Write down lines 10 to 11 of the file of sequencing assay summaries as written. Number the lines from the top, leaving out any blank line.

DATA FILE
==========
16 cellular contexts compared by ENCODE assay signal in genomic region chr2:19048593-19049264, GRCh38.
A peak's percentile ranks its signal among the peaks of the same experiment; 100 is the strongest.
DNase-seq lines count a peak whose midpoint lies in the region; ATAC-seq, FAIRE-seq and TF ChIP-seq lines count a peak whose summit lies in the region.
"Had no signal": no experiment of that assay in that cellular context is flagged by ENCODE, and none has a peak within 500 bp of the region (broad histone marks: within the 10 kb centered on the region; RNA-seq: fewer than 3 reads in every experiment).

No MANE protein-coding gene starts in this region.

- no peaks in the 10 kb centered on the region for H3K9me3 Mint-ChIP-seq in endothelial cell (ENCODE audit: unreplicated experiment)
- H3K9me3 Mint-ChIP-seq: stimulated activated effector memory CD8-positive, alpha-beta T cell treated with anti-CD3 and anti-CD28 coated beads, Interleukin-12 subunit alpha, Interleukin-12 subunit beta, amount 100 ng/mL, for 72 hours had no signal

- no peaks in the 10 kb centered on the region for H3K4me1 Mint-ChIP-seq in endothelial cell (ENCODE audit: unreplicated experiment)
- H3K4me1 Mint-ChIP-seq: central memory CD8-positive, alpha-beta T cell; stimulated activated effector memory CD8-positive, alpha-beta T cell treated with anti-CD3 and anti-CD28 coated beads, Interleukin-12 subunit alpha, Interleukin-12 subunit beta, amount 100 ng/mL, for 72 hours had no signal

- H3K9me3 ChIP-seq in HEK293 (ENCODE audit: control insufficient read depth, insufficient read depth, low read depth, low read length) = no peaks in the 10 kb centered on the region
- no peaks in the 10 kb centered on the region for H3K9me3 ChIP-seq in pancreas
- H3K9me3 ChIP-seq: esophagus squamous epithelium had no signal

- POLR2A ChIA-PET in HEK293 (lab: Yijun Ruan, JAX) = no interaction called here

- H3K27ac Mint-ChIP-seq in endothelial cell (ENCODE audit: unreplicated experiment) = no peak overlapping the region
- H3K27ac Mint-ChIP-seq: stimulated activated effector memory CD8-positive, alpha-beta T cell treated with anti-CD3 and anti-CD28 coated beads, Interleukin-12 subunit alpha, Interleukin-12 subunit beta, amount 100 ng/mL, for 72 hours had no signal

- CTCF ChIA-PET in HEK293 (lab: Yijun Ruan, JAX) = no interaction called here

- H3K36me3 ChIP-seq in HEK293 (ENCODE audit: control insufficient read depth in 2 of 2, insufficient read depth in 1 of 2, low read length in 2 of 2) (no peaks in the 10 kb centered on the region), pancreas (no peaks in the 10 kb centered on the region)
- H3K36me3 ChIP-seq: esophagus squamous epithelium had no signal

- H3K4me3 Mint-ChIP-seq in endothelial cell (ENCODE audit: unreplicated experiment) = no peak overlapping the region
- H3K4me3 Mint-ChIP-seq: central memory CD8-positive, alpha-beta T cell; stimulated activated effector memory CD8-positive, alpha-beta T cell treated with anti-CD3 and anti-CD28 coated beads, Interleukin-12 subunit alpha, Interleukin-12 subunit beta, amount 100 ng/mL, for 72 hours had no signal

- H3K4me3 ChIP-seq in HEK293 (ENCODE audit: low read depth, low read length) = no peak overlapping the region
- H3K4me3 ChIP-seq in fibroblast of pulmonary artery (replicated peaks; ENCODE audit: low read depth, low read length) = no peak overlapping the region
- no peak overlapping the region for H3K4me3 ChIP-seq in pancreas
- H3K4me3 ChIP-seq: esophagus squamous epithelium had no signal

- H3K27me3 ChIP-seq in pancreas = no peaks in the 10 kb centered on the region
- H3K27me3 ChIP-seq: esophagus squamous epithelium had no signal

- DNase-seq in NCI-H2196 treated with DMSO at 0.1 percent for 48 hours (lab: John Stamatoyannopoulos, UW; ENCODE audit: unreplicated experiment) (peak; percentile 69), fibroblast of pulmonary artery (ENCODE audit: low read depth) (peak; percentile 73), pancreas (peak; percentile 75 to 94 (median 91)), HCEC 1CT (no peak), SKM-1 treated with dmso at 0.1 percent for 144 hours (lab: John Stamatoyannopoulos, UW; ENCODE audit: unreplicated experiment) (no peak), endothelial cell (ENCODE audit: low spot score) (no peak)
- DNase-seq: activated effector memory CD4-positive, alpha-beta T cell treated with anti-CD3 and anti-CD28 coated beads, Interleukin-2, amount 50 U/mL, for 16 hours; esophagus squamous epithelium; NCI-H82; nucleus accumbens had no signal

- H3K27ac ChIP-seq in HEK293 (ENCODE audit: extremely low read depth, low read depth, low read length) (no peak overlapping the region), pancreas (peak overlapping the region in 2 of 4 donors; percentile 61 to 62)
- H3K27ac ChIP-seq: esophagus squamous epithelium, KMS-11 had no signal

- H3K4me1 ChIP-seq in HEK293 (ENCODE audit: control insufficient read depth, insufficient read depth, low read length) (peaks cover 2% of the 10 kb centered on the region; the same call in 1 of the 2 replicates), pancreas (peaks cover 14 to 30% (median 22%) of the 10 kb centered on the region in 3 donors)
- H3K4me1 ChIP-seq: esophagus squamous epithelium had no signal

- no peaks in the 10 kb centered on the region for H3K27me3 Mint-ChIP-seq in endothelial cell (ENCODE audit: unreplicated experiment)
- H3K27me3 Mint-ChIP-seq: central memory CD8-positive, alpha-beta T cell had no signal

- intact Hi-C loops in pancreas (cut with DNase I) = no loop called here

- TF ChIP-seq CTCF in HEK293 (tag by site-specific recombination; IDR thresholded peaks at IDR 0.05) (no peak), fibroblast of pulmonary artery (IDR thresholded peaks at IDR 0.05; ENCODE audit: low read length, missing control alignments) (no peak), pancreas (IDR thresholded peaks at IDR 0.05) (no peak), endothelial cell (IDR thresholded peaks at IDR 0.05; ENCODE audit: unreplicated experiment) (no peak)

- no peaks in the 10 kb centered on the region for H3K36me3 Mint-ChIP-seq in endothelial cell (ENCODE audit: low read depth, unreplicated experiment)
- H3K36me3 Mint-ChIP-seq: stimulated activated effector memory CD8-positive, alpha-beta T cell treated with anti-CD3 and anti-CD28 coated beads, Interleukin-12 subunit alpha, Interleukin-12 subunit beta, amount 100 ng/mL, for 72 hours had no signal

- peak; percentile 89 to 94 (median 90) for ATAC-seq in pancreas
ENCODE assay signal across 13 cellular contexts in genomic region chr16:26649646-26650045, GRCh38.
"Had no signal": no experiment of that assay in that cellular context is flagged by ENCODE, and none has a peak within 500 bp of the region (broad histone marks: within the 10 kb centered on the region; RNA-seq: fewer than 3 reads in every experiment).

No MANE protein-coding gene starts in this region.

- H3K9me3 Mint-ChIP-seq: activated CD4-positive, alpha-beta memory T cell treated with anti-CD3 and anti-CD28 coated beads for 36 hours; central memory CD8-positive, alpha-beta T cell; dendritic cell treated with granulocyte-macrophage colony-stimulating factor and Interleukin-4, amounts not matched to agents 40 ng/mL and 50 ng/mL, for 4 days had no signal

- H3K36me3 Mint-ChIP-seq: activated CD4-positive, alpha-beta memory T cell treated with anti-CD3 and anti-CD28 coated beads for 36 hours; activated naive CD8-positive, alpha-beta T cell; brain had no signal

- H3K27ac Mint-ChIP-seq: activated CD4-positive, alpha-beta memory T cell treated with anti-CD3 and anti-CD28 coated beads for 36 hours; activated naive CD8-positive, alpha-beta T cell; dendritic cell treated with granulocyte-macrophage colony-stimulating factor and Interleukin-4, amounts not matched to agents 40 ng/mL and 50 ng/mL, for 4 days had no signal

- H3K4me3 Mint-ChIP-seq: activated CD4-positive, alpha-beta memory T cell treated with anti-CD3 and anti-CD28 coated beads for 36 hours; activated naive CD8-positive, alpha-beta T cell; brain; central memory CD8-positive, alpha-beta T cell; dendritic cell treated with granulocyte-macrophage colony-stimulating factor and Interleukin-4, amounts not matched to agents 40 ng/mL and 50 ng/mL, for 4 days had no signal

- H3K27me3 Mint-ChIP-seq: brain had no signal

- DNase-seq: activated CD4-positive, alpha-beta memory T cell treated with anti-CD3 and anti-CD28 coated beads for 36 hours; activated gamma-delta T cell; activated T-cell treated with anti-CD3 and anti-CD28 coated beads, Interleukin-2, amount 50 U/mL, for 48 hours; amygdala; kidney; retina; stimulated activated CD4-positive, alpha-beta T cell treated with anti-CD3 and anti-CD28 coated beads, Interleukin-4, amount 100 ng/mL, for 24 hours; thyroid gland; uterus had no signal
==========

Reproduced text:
- H3K9me3 ChIP-seq in HEK293 (ENCODE audit: control insufficient read depth, insufficient read depth, low read depth, low read length) = no peaks in the 10 kb centered on the region
- no peaks in the 10 kb centered on the region for H3K9me3 ChIP-seq in pancreas